Former Shuttle Storage Facility At Kennedy Space Center Completes Demo Unit Test For Liquid Hydrogen

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technology benefit NASA's Journey to Mars



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NASA captured the construction of a 130-foot liquid hydrogen tank in this time-lapse video.

(NASA) – When NASA saved a shuttle-era storage facility at the agency’s Kennedy Space Center in Florida from demolition five years ago, engineers already had future in mind for what to do with the building. Some three years later, NASA transformed the hangar and installed test equipment at an adjacent field for testing a new ground operations demo unit for liquid hydrogen.

The testing has come to a successful conclusion after 1.5 years.

The system is comprised of a 33,000 gallon liquid hydrogen storage tank recycled from the Titan Centaur program, with an internal cold heat exchanger supplied from a cryogenic refrigerator.

The refrigerator, chiller and associated controls are housed in a metal storage container for insulation and to protect them from the corrosive sand and salt environment.

The system was designed, installed and tested by a team of civil servants and contractors from the center’s Cryogenic Test Laboratory, with key support from engineers at NASA’s Glenn Research Center in Cleveland and Stennis Space Center in Mississippi.

Technicians with Praxair pressurize the hydrogen trailer before offloading liquid hydrogen during a test of the Ground Operations Demo Unit for liquid hydrogen at NASA’s Kennedy Space Center in Florida. The system includes a 33,000 gallon liquid hydrogen storage tank with an internal cold heat exchanger supplied from a cryogenic refrigerator. The primary goal of the testing is to achieve a liquid hydrogen zero boil-off capability. The system was designed, installed and tested by a team of civil servants and contractors from the center’s Cryogenic Test Laboratory, with support from engineers at NASA’s Glenn Research Center in Cleveland and Stennis Space Center in Mississippi. (Image by NASA/Cory Huston)

Testing was done in three phases over 18 months between April 2015 and September 2016. The system was put through its paces using an increasing amount of stored hydrogen – 30, 60 and 90 percent, respectively. The system was tested for three main objectives: zero boil-off, liquefaction and propellant densification.

According to Bill Notardonato, the demo unit’s principal investigator in the Exploration Research and Technology Directorate at Kennedy, a zero boil-off capability is a prime candidate for use by the Ground Systems Development and Operations Program (GSDO) at the center, potentially saving NASA millions of dollars compared to previous operations.

Notardonato’s team is consulting with GSDO on the design of the new pad B liquid hydrogen tank and future launch pad systems.

ABOVE VIDEO: Huge Liquid Hydrogen Tank for SLS Rocket Under Construction.

“For Space Launch System launches, GSDO will fill the rocket’s core stage and interim cryogenic upper stage with hundreds of thousands of gallons of liquid hydrogen,” said Shawn Quinn, GSDO assistant program manager. “An important feature of the new zero boil-off technology is the potential to reduce long-term energy costs and liquid hydrogen commodity costs.”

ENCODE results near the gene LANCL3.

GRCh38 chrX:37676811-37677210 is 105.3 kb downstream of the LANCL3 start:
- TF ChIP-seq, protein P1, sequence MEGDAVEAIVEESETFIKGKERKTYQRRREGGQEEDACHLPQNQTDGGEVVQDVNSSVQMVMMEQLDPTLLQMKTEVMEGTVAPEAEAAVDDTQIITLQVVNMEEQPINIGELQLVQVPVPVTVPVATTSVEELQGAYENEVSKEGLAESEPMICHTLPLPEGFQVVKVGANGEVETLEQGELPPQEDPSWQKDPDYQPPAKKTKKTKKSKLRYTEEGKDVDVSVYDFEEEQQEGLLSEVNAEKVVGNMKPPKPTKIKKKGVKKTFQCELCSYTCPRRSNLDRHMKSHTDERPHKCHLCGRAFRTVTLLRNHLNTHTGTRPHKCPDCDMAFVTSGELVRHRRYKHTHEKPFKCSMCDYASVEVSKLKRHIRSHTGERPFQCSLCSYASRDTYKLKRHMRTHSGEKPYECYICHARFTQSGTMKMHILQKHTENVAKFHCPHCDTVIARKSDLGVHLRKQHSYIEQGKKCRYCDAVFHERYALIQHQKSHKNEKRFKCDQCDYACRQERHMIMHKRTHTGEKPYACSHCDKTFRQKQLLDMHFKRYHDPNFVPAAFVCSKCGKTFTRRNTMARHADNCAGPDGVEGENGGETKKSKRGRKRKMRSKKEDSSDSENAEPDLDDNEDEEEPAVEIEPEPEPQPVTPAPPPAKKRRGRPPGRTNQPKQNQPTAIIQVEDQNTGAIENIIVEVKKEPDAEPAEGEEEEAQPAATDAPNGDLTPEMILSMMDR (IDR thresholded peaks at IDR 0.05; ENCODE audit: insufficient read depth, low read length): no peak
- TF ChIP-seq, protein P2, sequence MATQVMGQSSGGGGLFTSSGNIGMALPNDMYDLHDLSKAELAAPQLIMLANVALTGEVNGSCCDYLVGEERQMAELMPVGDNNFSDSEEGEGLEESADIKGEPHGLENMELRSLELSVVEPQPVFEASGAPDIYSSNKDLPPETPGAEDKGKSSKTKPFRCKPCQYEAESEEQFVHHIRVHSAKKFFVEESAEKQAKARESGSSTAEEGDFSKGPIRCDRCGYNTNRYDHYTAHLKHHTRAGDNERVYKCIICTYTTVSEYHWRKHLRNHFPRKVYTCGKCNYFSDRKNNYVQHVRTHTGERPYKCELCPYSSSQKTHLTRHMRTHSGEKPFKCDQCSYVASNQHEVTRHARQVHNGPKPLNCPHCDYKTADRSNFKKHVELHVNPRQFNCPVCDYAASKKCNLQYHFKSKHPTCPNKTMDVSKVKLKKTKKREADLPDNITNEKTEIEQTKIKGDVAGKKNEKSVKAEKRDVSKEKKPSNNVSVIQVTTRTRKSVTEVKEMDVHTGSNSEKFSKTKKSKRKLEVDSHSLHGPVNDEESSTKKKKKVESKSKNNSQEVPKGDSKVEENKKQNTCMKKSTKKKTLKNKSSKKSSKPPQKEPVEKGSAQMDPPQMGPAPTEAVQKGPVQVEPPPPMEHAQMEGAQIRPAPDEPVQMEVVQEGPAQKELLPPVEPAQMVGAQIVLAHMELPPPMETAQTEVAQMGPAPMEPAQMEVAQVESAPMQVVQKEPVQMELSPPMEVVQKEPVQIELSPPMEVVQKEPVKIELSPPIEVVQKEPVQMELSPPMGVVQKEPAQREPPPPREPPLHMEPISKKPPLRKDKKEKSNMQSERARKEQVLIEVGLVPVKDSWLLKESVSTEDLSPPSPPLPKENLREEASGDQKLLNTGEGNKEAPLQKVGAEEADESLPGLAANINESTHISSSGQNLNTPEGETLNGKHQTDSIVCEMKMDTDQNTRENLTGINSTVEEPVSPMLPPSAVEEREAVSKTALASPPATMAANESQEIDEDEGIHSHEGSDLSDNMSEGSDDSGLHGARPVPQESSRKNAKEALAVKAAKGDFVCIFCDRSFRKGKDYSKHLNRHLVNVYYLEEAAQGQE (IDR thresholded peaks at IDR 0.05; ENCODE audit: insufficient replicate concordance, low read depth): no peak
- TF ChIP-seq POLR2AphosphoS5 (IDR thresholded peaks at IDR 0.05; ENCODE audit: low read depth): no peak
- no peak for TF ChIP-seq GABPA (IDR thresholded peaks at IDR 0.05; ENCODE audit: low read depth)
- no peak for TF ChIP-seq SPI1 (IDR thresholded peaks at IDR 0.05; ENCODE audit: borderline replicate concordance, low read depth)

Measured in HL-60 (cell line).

Kennedy is preparing for the first integrated launch of NASA’s Space Launch System and Orion spacecraft. Upgrades to Launch Pad 39B, where the rocket and Orion will launch on a test flight in late 2018, include a 1.4-million-gallon hydrogen tank. That’s 50 percent larger than the current tank.

Engineers complete a test of the Ground Operations Demo Unit for liquid hydrogen at NASA’s Kennedy Space Center in Florida. (Image by NASA/Cory Huston)

“The goal would be to integrate the unit’s heat exchange system into the new tank, saving GSDO money by eliminating the loss of hydrogen,” Notardonato said. “By accomplishing zero boil-off of liquid hydrogen, we could save one dollar in hydrogen for every 20 cents spent on electricity to keep it cooled.”

The new unit contains a cooling system that removes heat and vents it into the atmosphere. What is left is super-cooled hydrogen that is stored at minus 423 degrees Fahrenheit.

Liquefaction takes gaseous hydrogen and turns it into a liquid. Instead of the usual method of compression and expansion, the hydrogen is flowed into the tank and cooled down using helium refrigerant from a cryogenic refrigerator.

Notardonato said helium refrigerant is a good choice, because it is a common refrigerant that can meet the needs of an in-situ resource utilization process in deep space.

Propellant densification, or cooling a liquid below its normal boiling point to increase the storage density, was the most challenging objective. The new system performed flawlessly, transforming the liquid hydrogen into the world’s largest volume of hydrogen slush at minus 435 degrees Fahrenheit.

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Some commercial companies are using densified oxygen for their rockets, enabling cost-effective reusability of their core stages. Densifying oxygen is much easier than hydrogen, but the benefits of densified hydrogen could be far greater, according to Notardonato.

Notardonato said the next goal is to take the portable liquid hydrogen system to another center for densified hydrogen engine testing that could be used for a future commercial launch vehicle, helping to curb the cost of access to space. In parallel, the results are being shared with the GSDO Program and in-situ resource utilization mission planners to increase awareness of this new capability.

“It’s an exciting new technology that will benefit NASA’s Journey to Mars and has the potential to also benefit the nation’s efforts to establish alternative energy sources,” Quinn said.


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